Pence also recently traveled to a Walmart distribution center in Virginia and told reporters aboard Air Force Two on Tuesday, during a trip to a Wisconsin factory, that he will visit a General Motors plant in his home state of Indiana next week. The vice president has used these visits to highlight the role of the private sector in manufacturing and distributing vital equipment and supplies for healthcare facilities across the country.

In some cases, state officials said White House aides have provided limited notice prior to a visit from the president or vice president. According to the Evers aide, Pence’s team notified the Wisconsin governor’s office of the vice president’s visit to the Madison-based GE Healthcare plant only after they had already finalized the trip.

“We got a notice after it was already planned, like, ‘by the way, we’ll be in town,’” recounted the aide. “It’s not a good idea to bring a bunch of people into a facility right now and they did not coordinate with us at all.”

A White House official disputed this account and said Pence's team first contacted Evers' chief of staff on April 12 to alert them of Pence's upcoming visit to Wisconsin and to offer an in-person meeting between the governor and vice president. The two men ended up speaking by phone Tuesday morning, hours before Pence arrived in Madison.

“The Office of the Vice President reached out to the governor’s office multiple times, both last week and early this week, as we began forming our plans. The governor’s office did not indicate that they would like an in-person meeting while the vice president was in Wisconsin,” said Pence spokeswoman Katie Miller.

Other states that will determine the outcome of the November election don’t yet appear to have even considered guidelines related to campaign events or presidential visits in the coronavirus era. Asked about the permittance of political activities in the coming months, a spokesperson for Democratic Gov. Tom Wolf referred POLITICO to the Pennsylvania Department of State, which said the state’s Department of Health was best equipped to respond.

“The Department of State does not in any way permit or prohibit or even offer guidance regarding political rallies,” communications director Wanda Murren wrote in an email.

In lieu of the high-energy campaign rallies he normally holds, lately Trump has turned the James S. Brady briefing room into his own political roadshow — hijacking briefings by his own coronavirus task force to single out political opponents and battle with members of the media. According to data compiled by the C-SPAN Video Library, Trump has made 41 appearances at the daily briefings as of Tuesday evening, more than any member of the Covid-19 task force, including its leader Mike Pence.

A Republican who speaks to the president regularly said Trump has been in good spirits throughout the public health crisis, but like many Americans is eager to get out of his house. This person said Trump is expected to soon follow Pence’s lead and begin traveling again, but only for official trips and not political events. The Trump campaign has canceled in-person events and fundraisers because of the pandemic, and has instead held virtual weeknight gatherings with supporters and prospective voters.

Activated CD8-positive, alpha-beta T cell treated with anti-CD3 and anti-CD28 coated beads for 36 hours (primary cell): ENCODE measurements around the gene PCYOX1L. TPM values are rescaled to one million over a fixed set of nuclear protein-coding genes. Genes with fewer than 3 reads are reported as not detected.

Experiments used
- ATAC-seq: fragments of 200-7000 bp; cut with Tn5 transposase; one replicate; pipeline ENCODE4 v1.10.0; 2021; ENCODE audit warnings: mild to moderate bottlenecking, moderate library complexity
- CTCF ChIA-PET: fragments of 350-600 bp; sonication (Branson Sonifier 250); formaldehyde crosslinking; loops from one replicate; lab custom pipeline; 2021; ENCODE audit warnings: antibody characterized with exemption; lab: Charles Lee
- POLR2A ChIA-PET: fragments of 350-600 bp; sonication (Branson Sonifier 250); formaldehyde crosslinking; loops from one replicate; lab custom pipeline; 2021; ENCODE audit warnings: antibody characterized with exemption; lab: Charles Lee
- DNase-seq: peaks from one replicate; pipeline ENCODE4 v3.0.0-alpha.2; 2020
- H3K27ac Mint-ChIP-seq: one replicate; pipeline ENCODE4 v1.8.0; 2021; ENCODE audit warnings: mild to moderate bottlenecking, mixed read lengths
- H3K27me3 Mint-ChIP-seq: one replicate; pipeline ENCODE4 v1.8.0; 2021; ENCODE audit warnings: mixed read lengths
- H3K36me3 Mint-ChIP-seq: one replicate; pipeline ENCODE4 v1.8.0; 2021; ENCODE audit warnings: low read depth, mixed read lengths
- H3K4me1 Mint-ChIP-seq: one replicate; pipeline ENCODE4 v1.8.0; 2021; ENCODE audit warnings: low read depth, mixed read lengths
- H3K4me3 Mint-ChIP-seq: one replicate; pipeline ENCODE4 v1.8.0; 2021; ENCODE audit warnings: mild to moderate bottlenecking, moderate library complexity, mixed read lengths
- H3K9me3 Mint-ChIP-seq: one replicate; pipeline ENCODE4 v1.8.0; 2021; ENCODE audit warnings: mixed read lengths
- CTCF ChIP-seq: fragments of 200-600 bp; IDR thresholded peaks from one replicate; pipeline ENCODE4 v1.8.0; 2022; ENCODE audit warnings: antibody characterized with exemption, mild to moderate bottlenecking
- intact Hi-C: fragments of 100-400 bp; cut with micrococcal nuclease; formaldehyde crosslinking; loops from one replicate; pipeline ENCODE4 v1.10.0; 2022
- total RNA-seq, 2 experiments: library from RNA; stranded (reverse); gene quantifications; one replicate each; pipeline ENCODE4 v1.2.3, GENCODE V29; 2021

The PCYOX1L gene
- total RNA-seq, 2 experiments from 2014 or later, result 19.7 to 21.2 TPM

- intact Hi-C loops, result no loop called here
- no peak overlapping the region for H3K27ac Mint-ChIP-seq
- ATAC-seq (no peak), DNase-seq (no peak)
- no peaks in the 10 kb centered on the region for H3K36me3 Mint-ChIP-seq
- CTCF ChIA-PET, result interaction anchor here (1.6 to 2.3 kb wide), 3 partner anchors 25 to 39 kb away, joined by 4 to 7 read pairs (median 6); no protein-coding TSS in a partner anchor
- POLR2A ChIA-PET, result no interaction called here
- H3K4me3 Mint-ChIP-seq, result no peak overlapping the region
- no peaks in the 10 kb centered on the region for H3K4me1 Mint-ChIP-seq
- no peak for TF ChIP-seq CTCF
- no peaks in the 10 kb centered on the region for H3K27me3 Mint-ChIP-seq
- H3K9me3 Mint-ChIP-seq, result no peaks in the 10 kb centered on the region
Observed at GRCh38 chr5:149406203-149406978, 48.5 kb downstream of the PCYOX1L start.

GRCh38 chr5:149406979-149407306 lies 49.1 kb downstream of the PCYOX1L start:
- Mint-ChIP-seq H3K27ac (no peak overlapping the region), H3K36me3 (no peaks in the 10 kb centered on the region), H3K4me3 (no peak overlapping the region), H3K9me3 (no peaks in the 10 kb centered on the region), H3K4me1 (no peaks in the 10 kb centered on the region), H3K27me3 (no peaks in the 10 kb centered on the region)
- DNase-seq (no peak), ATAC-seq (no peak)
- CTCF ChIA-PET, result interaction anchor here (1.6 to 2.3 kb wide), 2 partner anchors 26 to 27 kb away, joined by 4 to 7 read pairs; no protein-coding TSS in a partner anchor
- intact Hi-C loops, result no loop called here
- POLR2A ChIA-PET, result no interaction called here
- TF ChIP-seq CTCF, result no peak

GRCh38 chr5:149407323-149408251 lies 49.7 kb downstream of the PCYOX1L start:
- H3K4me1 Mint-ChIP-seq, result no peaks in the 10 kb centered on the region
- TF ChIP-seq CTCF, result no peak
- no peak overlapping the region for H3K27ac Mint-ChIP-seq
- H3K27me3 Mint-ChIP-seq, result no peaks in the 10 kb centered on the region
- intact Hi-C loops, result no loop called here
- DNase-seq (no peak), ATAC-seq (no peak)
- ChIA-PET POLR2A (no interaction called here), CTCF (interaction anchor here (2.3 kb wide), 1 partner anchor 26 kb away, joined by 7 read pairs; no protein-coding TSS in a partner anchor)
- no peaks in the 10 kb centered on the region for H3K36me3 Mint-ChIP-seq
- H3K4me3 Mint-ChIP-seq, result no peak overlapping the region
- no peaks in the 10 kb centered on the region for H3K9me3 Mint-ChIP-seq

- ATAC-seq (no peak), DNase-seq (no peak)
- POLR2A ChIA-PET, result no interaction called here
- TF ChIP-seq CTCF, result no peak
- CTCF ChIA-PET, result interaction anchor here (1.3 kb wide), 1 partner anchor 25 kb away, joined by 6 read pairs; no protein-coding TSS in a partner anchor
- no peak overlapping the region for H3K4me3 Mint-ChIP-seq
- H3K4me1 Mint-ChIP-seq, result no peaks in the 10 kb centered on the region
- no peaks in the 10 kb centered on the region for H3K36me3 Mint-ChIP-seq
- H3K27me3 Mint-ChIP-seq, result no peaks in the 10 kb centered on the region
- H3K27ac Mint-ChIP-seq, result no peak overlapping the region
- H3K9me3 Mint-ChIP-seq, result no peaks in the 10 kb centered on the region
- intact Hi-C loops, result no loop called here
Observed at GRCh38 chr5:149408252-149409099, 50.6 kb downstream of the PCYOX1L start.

“I hope we can do rallies. It’s great for the county. It’s great spirit. For me, it’s a tremendous way of getting the word out. We win where we have rallies,” Trump said at a task force briefing last Friday.

A White House spokesperson declined to say if the president has additional events on his schedule besides his appearance at West Point in June. But Trump’s recent focus on field hospitals built by the Army Corps of Engineers — combined with his penchant for patriotic settings — could mean he could lean into military options as he did with the Norfolk visit.

In what was perhaps a tell-tale sign of his own feelings as he entered another weekend holed up in the White House residence, Trump broke from top U.S. health officials at a White House briefing on Friday to lend support to demonstrators who gathered in state capitals to protest stay-at-home orders.

“They seem to be very responsible people to me,” he said with a shrug.

Anita Kumar contributed reporting.

Source : Politico USA More   

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‘The map is bigger now’: Coronavirus rewires 2020 election

The pandemic and the economic dislocation it has caused is expanding the number of states in play.

‘The map is bigger now’: Coronavirus rewires 2020 election

The economic and political impact of the coronavirus crisis is beginning to reverberate across the presidential battleground states, creating unforeseen red-state opportunities for Joe Biden but also offering promise for Donald Trump in several Democratic-leaning states where his prospects once seemed limited.

Interviews with more than 30 political strategists, campaign advisers and officials in both parties paint a portrait of an expanded swing state electoral map, upended by the coronavirus pandemic and the economic dislocation it has caused.

In the industrial Midwestern states that unexpectedly flipped to Trump in 2016, Democrats have more cause than ever to believe they can win back states such as Wisconsin and Michigan. In Arizona and Georgia, traditionally red states, party officials see the virus’ disproportionate effect on communities of color enhancing conditions for victory.